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Co-living startups shift rental models

 

Old way: You move to a big city where housing is expensive and in high demand. You find an apartment above your price range and then post listings to Craigslist to find roommates who can help you cover the rent.

New way: You rent from a co-living startup that offers community living. You don’t have to sign a lease that’s more than you can afford or manage roommate vetting on your own.

In California, startup OpenDoor manages co-living homes and apartments. Residents rent private bedrooms while sharing common spaces. The company provides a suite of services to make shared living easier for all involved, from furnished common spaces to regular cleanings, business-class Wi-Fi, and community programming.

By some accounts, OpenDoor is part of the first wave of co-living concepts that have targeted young professionals, offering micro-spaces with shared kitchens and large communal areas. A new wave of options is now hitting the market. In the new model, residents have their own private kitchens and living areas as well as shared community spaces and amenities.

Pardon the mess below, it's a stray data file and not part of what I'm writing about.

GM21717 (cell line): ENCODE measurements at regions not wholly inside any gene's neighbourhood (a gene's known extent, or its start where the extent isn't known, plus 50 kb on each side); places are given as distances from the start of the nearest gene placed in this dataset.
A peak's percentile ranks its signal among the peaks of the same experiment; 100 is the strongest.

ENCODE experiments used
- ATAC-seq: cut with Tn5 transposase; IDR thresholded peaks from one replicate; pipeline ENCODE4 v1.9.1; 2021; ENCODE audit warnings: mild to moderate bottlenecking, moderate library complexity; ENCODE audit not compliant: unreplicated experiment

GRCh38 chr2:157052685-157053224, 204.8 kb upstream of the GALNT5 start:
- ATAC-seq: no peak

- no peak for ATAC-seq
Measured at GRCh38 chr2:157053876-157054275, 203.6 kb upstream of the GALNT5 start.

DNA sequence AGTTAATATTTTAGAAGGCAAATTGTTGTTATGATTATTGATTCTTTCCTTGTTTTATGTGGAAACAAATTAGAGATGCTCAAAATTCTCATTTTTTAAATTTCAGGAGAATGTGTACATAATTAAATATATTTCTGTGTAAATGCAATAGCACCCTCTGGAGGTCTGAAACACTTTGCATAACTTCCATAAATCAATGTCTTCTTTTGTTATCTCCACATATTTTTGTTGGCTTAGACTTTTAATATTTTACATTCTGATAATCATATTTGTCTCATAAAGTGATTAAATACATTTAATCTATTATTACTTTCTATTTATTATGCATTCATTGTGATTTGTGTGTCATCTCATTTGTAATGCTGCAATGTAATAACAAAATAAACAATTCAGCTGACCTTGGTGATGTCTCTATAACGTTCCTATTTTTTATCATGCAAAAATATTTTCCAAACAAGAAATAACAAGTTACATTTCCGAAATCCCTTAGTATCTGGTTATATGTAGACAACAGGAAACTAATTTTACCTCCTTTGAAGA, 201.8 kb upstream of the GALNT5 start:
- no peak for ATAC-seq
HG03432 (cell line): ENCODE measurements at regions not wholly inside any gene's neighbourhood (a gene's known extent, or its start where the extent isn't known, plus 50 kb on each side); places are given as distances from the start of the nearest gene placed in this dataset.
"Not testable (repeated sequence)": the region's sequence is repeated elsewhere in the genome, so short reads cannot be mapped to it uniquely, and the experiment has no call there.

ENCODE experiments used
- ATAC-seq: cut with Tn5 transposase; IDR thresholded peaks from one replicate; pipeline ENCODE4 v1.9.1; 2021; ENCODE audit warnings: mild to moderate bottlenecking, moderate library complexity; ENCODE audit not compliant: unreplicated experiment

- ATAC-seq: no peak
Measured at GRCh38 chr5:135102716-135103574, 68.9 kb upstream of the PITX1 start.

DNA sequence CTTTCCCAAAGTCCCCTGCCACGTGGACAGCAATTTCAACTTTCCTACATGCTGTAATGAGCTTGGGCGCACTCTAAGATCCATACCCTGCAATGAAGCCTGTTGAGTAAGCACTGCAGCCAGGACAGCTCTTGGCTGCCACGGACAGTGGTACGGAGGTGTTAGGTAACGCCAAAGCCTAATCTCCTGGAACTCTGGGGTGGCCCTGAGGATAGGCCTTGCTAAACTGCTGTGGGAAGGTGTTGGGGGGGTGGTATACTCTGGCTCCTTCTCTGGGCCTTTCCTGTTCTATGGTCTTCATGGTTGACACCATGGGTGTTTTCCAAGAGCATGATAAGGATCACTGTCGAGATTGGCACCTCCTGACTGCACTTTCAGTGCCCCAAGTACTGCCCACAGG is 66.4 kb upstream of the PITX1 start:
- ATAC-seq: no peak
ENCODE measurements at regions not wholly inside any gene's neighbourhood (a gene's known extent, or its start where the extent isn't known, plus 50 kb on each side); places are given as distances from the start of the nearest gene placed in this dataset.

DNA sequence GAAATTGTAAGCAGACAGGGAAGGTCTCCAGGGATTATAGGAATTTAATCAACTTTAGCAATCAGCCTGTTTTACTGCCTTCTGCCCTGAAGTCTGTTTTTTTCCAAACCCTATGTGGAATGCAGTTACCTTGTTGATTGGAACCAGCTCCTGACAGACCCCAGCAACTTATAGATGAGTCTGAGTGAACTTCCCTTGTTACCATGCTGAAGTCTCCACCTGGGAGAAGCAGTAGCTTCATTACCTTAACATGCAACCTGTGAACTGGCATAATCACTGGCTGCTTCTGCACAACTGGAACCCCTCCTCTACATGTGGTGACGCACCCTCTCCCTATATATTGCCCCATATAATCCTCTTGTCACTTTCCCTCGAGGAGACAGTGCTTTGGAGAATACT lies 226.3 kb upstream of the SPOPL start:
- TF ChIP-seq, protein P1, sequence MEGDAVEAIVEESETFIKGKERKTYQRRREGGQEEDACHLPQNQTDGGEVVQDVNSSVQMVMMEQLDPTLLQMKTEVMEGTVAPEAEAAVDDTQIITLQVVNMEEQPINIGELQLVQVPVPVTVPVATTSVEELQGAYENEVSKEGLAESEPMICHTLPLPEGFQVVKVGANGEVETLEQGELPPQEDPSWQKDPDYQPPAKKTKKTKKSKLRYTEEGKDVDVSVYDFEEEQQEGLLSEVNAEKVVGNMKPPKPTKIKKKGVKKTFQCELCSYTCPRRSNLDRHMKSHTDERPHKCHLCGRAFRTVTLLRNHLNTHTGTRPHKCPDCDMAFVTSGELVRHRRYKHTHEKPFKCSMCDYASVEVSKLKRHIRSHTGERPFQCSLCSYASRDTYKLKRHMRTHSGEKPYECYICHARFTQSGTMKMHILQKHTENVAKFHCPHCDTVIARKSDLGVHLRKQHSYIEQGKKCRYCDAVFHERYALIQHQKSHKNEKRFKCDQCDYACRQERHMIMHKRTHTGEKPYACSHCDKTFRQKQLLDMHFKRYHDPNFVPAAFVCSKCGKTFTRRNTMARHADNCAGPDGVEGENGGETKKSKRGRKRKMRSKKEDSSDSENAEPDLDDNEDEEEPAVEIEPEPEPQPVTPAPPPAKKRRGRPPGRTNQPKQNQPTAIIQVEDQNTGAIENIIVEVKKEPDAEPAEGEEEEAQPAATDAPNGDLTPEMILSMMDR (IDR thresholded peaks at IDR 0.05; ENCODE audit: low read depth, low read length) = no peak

Co-living company Node operates under the latter model. The company currently has buildings in cities including Los Angeles, Seattle, Toronto, New York, London and Dublin. Node apartments are fully furnished, so you can move in with just your suitcase, and are targeted at residents who want to stay anywhere from six months to several years.

Node and OpenDoor are among a number of companies, such as Common and WeLive, that are facilitating co-living by making it easier to find roommates, furnish apartments and connect residents.

Co-living startups are cropping up mainly in expensive cities with housing shortages and high rents. But some analysts suggest that co-living options could become the housing model of choice for a mobile, digital workforce.

Remote work is on the rise and fewer jobs require employees to report to an office each day. That creates a class of workers who don’t need to be tied to a single home in one city for the long-term. Co-living models enable a more flexible, nomadic lifestyle for people who want to experience living in multiple places but want to find an instant sense of community in each.

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